Any would-be Linux gamers in the house?

Valve, as promised, issued a casting call of sorts on Monday for 1,000 "experienced Linux users" to help test out the OS version of Steam.

Steam, a digital distribution and social gaming platform, has been instrumental in the revitalization of PC gaming that's occurred over the last several years.

Bellevue, Wash.-based Valve worked hard to port the platform to Linux ever since Valve CEO and beloved gamer icon Gabe Newell famously called Windows 8 "a catastrophe" in July.

The rise of Linux

"We're looking for Linux gamers to install and test our new Steam for Linux client," read a new page at valvesoftware.com, though the note added that only experienced Linux users need apply.

One has to wonder whether there is any other kind.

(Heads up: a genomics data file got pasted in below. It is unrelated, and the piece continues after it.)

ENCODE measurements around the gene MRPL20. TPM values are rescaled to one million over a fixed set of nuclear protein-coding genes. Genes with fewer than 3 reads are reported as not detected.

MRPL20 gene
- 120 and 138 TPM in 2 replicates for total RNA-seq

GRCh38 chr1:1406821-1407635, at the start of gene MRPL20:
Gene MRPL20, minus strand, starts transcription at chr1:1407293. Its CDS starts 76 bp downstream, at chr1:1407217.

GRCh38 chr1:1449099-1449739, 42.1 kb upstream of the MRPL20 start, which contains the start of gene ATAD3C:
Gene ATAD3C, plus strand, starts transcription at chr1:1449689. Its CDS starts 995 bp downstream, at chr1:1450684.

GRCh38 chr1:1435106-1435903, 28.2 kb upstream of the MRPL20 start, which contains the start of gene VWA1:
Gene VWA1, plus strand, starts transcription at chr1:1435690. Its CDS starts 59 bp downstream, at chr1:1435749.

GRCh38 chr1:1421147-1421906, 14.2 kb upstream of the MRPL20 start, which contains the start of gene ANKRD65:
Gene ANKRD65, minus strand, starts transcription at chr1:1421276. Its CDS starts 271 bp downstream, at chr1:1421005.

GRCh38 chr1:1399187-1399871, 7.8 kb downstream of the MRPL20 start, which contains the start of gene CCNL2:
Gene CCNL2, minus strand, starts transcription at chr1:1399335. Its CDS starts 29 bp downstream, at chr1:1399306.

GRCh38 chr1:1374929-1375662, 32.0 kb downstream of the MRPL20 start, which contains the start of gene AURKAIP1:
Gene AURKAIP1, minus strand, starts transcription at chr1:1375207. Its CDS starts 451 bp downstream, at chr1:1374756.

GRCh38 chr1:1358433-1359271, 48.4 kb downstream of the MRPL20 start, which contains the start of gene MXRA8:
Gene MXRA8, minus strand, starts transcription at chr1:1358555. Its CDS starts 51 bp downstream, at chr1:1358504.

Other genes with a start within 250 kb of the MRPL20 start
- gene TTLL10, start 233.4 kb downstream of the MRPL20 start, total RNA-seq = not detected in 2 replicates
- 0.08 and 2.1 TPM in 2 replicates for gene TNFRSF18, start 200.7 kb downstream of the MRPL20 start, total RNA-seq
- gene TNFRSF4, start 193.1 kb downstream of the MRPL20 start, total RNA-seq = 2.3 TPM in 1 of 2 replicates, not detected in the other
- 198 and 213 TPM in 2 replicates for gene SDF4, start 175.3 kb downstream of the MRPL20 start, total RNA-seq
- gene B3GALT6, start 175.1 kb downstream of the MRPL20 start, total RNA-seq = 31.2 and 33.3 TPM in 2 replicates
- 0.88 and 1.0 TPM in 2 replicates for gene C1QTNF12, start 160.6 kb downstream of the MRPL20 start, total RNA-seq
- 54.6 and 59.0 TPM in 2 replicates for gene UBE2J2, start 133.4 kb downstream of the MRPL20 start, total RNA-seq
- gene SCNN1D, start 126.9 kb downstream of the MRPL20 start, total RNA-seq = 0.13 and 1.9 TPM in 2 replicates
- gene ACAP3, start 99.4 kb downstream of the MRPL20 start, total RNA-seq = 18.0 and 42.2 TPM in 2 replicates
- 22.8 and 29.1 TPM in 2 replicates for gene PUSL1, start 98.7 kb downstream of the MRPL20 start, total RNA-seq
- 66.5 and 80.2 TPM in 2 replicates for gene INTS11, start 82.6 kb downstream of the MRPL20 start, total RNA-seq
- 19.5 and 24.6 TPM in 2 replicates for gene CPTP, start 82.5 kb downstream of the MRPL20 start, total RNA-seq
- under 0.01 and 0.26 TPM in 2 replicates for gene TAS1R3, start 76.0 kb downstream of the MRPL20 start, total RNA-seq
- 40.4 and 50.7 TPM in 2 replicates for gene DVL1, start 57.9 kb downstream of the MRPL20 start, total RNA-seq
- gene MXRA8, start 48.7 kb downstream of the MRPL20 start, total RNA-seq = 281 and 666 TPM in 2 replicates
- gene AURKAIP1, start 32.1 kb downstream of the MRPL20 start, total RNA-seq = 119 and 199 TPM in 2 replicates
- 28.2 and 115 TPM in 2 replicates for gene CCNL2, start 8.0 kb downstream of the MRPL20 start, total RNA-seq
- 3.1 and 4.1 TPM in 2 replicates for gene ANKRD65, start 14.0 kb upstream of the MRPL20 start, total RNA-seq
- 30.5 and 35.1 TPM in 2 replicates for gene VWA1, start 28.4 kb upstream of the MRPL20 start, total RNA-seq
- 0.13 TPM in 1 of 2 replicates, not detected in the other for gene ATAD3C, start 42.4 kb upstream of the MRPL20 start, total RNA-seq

Linux holds a distant third place behind OS X and Windows 8, coming in at five percent of total PC users as of August 2012, according to statistics from W3Schools.

Compare that to OS X's 8.7 percent, and Windows' hold on everyone else.

But with Valve trumpeting the death of Windows, Linux may be able to pick up steam by gaining Steam, leaving us to wonder: could Windows actually lose users to Linux?

A slow start

The answer eludes us for now, but either way, Steam for Linux is off to a humble start.

The beta will feature a bare-bones version of the platform, with only a single Valve game available to players. That game will likely be the multiplayer zombie shooter Left 4 Dead 2.

Newer Steam features, like Big Picture mode, won't be available yet in this version of Steam for Linux, and during this test phase players will be limited to that single game.

Linux is the third operating system to host Steam, as Steam for Mac OS X became available in 2010.

Via The Next Web